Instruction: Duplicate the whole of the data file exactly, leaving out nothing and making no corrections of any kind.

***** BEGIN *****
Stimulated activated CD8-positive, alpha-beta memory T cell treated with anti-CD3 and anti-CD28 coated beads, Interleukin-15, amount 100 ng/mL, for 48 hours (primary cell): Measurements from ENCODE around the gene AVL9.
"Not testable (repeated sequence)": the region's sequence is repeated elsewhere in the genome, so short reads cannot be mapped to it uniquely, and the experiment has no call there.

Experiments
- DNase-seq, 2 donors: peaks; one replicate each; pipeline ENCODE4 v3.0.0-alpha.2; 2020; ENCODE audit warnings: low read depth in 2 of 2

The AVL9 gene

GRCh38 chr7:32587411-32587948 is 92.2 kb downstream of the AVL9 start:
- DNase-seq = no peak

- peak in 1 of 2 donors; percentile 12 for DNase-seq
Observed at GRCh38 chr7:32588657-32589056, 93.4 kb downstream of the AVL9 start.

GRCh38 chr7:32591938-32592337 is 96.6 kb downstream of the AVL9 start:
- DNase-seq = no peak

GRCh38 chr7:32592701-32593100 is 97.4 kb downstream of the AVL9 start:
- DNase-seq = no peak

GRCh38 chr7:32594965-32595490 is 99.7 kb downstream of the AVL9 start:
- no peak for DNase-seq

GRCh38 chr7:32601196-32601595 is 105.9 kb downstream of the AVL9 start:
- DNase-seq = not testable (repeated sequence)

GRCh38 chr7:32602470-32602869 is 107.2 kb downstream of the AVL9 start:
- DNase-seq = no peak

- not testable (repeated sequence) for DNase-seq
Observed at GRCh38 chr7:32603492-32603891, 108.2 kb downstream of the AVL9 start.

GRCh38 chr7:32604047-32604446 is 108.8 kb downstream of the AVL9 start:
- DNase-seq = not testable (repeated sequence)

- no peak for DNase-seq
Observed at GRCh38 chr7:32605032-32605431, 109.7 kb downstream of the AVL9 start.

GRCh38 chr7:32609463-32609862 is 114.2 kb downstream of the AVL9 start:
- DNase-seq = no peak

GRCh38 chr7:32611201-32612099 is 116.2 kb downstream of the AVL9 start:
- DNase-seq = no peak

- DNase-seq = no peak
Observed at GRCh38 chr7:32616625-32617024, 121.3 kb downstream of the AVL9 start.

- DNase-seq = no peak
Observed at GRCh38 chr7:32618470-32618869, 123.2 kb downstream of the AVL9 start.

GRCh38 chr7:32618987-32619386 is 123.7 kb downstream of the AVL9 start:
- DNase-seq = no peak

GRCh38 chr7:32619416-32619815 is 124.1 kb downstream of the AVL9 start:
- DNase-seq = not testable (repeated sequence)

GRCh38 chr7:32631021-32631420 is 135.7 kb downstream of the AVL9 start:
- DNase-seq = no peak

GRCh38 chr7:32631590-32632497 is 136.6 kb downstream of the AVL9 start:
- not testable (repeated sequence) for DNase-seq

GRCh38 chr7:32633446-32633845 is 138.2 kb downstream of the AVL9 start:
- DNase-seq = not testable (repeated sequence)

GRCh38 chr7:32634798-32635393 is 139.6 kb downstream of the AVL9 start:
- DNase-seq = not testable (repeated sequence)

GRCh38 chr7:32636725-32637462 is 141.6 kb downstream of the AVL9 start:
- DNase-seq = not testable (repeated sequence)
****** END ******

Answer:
Stimulated activated CD8-positive, alpha-beta memory T cell treated with anti-CD3 and anti-CD28 coated beads, Interleukin-15, amount 100 ng/mL, for 48 hours (primary cell): Measurements from ENCODE around the gene AVL9.
"Not testable (repeated sequence)": the region's sequence is repeated elsewhere in the genome, so short reads cannot be mapped to it uniquely, and the experiment has no call there.

Experiments
- DNase-seq, 2 donors: peaks; one replicate each; pipeline ENCODE4 v3.0.0-alpha.2; 2020; ENCODE audit warnings: low read depth in 2 of 2

The AVL9 gene

GRCh38 chr7:32587411-32587948 is 92.2 kb downstream of the AVL9 start:
- DNase-seq = no peak

- peak in 1 of 2 donors; percentile 12 for DNase-seq
Observed at GRCh38 chr7:32588657-32589056, 93.4 kb downstream of the AVL9 start.

GRCh38 chr7:32591938-32592337 is 96.6 kb downstream of the AVL9 start:
- DNase-seq = no peak

GRCh38 chr7:32592701-32593100 is 97.4 kb downstream of the AVL9 start:
- DNase-seq = no peak

GRCh38 chr7:32594965-32595490 is 99.7 kb downstream of the AVL9 start:
- no peak for DNase-seq

GRCh38 chr7:32601196-32601595 is 105.9 kb downstream of the AVL9 start:
- DNase-seq = not testable (repeated sequence)

GRCh38 chr7:32602470-32602869 is 107.2 kb downstream of the AVL9 start:
- DNase-seq = no peak

- not testable (repeated sequence) for DNase-seq
Observed at GRCh38 chr7:32603492-32603891, 108.2 kb downstream of the AVL9 start.

GRCh38 chr7:32604047-32604446 is 108.8 kb downstream of the AVL9 start:
- DNase-seq = not testable (repeated sequence)

- no peak for DNase-seq
Observed at GRCh38 chr7:32605032-32605431, 109.7 kb downstream of the AVL9 start.

GRCh38 chr7:32609463-32609862 is 114.2 kb downstream of the AVL9 start:
- DNase-seq = no peak

GRCh38 chr7:32611201-32612099 is 116.2 kb downstream of the AVL9 start:
- DNase-seq = no peak

- DNase-seq = no peak
Observed at GRCh38 chr7:32616625-32617024, 121.3 kb downstream of the AVL9 start.

- DNase-seq = no peak
Observed at GRCh38 chr7:32618470-32618869, 123.2 kb downstream of the AVL9 start.

GRCh38 chr7:32618987-32619386 is 123.7 kb downstream of the AVL9 start:
- DNase-seq = no peak

GRCh38 chr7:32619416-32619815 is 124.1 kb downstream of the AVL9 start:
- DNase-seq = not testable (repeated sequence)

GRCh38 chr7:32631021-32631420 is 135.7 kb downstream of the AVL9 start:
- DNase-seq = no peak

GRCh38 chr7:32631590-32632497 is 136.6 kb downstream of the AVL9 start:
- not testable (repeated sequence) for DNase-seq

GRCh38 chr7:32633446-32633845 is 138.2 kb downstream of the AVL9 start:
- DNase-seq = not testable (repeated sequence)

GRCh38 chr7:32634798-32635393 is 139.6 kb downstream of the AVL9 start:
- DNase-seq = not testable (repeated sequence)

GRCh38 chr7:32636725-32637462 is 141.6 kb downstream of the AVL9 start:
- DNase-seq = not testable (repeated sequence)